News

    French Prime Minister Under Fire

    Lisa Bryant

    A campaign to blacken the reputation of France's Interior Minister has gotten his chief rival, French Prime Minister Dominique de Villepin, into hot water. Mr. de Villepin denies any involvement in the scandal, even as calls are growing for his resignation.

    At a press conference Thursday, Prime Minister de Villepin denied yet again he had anything to do with a dirty tricks campaign targeting Interior Minister Nicolas Sarkozy.

    Mr. de Villepin said he had never ordered a corruption inquiry against Sarkozy. Sarkozy's name came up in discussions, the prime minister said, only in his current position as interior minister.

    The inquiry is tied to a years-long, tangled scandal known in France simply as the Clearstream affair. Clearstream is the name of a financial clearinghouse based in Luxembourg, where kickbacks were alleged to have been channeled to Sarkozy and several other French politicians. A French investigative judge found those allegations were not true. But it remains a mystery just who authored the smear campaign against Sarkozy.

    Last week, France's leading Le Monde newspaper reported on sworn testimony from a retired intelligence officer, who asserted that Mr. de Villepin ordered him to investigate corruption allegations against Sarkozy. The prime minister denies this. The officer in question subsequently said he was scandalized by Le Monde's report. But on Wednesday, the newspaper printed what appears to be the full transcript of the officer's testimony.

    The scandal has prompted calls by the opposition Socialist Party for de Villepin to resign.

    In remarks broadcast on French radio Thursday, Socialist Party spokesman, Julien Dray, called the Clearstream affair a scandal. Not only should the prime minister resign, he said, but so should his entire center-right government.

    The affair has dealt a further blow to Mr. de Villepin, already weakened by recent demonstrations against an unpopular jobs law that sent hundreds of thousands of French to the streets. He was ultimately forced to repeal the legislation.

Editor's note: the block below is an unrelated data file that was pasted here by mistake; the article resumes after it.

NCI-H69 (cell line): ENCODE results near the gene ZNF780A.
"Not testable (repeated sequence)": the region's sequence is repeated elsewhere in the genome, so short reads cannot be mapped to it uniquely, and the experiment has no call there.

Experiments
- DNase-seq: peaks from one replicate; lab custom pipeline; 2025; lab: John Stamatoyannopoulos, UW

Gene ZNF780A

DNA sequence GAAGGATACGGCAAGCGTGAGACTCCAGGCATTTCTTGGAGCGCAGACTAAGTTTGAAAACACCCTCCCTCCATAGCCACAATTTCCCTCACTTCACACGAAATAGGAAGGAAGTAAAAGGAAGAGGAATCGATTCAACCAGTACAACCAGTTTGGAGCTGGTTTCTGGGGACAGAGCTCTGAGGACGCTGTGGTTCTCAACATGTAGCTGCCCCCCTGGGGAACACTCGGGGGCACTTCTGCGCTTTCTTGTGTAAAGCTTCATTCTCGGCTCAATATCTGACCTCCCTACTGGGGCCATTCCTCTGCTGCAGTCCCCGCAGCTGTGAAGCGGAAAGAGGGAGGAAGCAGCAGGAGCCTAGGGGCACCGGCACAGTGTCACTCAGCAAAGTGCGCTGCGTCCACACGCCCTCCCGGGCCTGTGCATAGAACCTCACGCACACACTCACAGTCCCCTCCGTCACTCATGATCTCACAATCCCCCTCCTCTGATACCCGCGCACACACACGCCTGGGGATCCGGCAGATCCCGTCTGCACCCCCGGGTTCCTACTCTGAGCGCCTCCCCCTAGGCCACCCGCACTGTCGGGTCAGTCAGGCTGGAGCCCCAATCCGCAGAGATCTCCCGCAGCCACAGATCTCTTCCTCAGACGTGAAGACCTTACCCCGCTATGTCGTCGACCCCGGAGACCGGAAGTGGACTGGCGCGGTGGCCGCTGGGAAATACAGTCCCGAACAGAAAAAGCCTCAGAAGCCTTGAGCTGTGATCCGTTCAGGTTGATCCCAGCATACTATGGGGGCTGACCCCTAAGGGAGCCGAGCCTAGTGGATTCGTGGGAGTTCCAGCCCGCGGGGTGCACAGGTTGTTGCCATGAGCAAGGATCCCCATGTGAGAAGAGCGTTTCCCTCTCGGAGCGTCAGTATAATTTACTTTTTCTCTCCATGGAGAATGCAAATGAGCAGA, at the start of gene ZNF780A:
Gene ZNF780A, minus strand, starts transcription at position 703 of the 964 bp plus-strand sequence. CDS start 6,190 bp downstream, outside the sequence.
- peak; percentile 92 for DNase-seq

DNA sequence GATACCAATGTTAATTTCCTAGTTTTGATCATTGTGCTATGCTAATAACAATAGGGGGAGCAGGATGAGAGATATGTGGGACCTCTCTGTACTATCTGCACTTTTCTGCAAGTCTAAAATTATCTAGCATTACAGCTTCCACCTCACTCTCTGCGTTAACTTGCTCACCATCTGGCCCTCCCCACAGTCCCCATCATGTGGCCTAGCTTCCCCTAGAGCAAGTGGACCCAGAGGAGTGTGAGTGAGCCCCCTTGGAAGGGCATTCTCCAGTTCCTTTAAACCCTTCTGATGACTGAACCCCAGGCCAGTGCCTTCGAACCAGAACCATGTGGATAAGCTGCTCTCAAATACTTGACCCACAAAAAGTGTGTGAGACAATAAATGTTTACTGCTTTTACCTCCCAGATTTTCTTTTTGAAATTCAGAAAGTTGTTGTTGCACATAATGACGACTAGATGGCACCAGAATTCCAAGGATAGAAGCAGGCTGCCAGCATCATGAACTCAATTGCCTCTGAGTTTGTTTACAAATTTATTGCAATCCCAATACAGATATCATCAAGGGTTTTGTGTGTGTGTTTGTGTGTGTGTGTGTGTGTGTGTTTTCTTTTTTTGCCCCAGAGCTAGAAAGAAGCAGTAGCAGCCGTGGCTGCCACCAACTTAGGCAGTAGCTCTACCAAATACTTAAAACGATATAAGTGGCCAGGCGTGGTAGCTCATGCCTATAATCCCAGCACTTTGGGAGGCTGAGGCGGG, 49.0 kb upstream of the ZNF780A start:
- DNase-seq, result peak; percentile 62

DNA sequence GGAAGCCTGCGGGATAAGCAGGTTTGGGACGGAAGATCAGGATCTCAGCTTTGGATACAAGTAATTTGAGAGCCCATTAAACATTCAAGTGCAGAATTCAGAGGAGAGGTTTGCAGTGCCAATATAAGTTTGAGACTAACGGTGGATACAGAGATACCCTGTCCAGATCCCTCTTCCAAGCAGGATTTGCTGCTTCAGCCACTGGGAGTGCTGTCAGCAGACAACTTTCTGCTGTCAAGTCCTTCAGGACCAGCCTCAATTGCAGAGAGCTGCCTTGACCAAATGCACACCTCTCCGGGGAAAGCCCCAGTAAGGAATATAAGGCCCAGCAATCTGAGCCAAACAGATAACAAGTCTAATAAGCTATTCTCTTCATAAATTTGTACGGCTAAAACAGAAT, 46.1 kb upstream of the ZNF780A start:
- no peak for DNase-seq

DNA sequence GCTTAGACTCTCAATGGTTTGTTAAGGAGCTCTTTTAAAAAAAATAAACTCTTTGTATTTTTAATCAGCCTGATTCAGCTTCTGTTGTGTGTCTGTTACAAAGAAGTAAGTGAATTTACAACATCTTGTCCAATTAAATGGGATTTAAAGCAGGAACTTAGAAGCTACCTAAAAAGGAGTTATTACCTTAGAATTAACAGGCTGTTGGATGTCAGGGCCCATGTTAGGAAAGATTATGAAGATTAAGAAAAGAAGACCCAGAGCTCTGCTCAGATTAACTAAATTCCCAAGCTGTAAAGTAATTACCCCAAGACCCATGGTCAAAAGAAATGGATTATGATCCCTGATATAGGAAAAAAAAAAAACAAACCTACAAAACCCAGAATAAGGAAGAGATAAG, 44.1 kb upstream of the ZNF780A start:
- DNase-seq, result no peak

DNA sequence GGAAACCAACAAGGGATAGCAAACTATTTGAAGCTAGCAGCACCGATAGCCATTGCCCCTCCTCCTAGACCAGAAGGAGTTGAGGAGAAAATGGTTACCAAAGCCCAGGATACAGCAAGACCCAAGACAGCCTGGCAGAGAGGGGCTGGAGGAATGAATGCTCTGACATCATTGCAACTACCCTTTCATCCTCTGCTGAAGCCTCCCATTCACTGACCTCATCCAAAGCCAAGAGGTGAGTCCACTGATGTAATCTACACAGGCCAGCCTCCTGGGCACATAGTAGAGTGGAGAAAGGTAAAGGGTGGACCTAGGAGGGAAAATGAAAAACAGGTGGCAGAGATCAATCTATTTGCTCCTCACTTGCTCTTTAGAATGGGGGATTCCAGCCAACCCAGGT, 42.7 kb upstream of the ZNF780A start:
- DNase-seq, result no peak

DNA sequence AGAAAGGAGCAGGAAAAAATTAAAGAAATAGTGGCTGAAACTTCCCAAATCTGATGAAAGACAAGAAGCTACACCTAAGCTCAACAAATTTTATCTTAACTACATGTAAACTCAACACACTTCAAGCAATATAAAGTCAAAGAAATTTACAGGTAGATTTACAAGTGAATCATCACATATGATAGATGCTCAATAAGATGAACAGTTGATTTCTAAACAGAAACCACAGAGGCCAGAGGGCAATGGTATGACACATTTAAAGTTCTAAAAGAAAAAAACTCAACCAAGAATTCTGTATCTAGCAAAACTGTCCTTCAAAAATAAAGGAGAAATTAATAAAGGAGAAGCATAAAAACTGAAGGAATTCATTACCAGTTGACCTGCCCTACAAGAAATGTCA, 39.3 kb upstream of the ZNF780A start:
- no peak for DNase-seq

A new poll, to be published Friday in Le Figaro magazine, places Mr. de Villepin's approval rating at only 24 percent. But a separate survey published Thursday in Le Parisien newspaper, finds that 46 percent of French don't want Villepin to resign over Clearstream - compared to 33 percent who do.

    This forum has been closed.
    Comments
         
    There are no comments in this forum. Be first and add one

    Featured Videos

    Your JavaScript is turned off or you have an old version of Adobe's Flash Player. Get the latest Flash player.
    Turkish Kurd Islamist Rally Stokes Tensionsi
    X
    April 29, 2016 12:28 AM
    In a sign of the rising power of Islamists in Turkey, more than 100,000 people recently gathered in Diyarbakir, the main city in Turkey’s predominantly Kurdish southeast, to mark the birthday of the Prophet Muhammad. The gathering highlighted tensions with the pro-secular Kurdish nationalist movement. Dorian Jones reports from Diyarbakir.
    Video

    Video Turkish Kurd Islamist Rally Stokes Tensions

    In a sign of the rising power of Islamists in Turkey, more than 100,000 people recently gathered in Diyarbakir, the main city in Turkey’s predominantly Kurdish southeast, to mark the birthday of the Prophet Muhammad. The gathering highlighted tensions with the pro-secular Kurdish nationalist movement. Dorian Jones reports from Diyarbakir.
    Video

    Video Pakistani School Helps Slum Kids

    Master Mohammad Ayub runs a makeshift school in a public park in Islamabad. Thousands of poor children have benefited from his services over the years, but, as VOA's Ayesha Tanzeem reports, roughly 25 million school-age youths don't get an education in Pakistan.